If David Millar’s book Racing Through The Dark was all about his feelings about his cycling lifestyle, his doping and his redemption, this book is all about being on the road, on a bike, and being the fastest around for miles.
Whereas Millar wrote a very internal book, Robbie McEwen‘s is very external and it’s all the better for it. Robbie has always struck me as a pretty straight-talking guy and this book reads as if he were sitting in the room with you, telling you stories of days of glory.
He really brings the excitement, the suffering, the boredom, the unpredictability of being a professional cyclist to life. When he winds up for his sprint, it’s like you’re riding on his handlebars and driving to the line with him. I reckon I did a couple of arms-in-the-air victory salutes as I read about him coming across the line, with Zabel or Boonen (or even Cavendish) behind him, much to the consternation of my fellow commuters.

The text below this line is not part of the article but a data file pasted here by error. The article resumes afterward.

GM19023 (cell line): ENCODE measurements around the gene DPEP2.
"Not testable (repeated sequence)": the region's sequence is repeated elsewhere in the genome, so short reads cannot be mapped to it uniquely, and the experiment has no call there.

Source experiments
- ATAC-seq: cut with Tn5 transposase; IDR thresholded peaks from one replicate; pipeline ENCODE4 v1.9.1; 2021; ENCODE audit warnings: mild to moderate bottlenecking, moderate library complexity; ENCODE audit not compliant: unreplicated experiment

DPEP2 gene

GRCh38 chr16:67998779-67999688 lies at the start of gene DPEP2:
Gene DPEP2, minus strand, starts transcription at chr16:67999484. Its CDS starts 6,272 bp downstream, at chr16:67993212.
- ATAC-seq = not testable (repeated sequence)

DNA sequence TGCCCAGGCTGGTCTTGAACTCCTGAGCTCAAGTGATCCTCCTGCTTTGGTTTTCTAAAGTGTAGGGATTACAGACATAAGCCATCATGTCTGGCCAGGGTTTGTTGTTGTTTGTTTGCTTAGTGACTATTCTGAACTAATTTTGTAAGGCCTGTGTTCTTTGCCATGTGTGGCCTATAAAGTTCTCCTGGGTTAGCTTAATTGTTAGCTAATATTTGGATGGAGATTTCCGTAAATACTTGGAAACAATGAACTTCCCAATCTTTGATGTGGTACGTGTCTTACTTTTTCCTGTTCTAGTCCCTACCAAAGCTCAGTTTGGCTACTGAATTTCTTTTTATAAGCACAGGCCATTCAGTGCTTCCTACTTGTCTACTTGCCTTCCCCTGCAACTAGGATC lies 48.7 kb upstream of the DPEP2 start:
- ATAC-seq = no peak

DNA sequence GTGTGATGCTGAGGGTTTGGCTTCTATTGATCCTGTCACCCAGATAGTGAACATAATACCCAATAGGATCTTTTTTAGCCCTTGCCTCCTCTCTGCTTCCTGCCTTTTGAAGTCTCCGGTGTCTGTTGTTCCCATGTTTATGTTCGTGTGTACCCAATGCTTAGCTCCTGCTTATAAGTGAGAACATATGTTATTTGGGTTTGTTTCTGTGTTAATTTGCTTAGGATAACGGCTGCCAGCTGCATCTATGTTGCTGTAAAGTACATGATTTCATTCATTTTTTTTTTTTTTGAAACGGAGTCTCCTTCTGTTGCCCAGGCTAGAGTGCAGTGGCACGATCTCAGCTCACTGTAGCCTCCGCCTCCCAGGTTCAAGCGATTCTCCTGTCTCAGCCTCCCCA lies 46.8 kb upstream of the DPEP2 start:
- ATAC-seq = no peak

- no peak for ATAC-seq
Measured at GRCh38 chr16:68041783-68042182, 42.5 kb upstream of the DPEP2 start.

He gives an incredible insight into how to actually make it through an entire Grand Tour if you’re a sprinter: how to get over mountains within the time limit when your legs are screaming for you to stop, how to ride the gaps to save as much energy as possible and how to win a stage after you’ve taken a hard spill that’s put you so far behind that even the cars have passed you by (the Canterbury stage in the 2007 Tour de France). This is a book that really gets the heart racing and keeps it revved until the end. Ten out of ten for Mr McEwen …
By Robbie McEwen and Edward Pickering (Ebury Press, £14.99).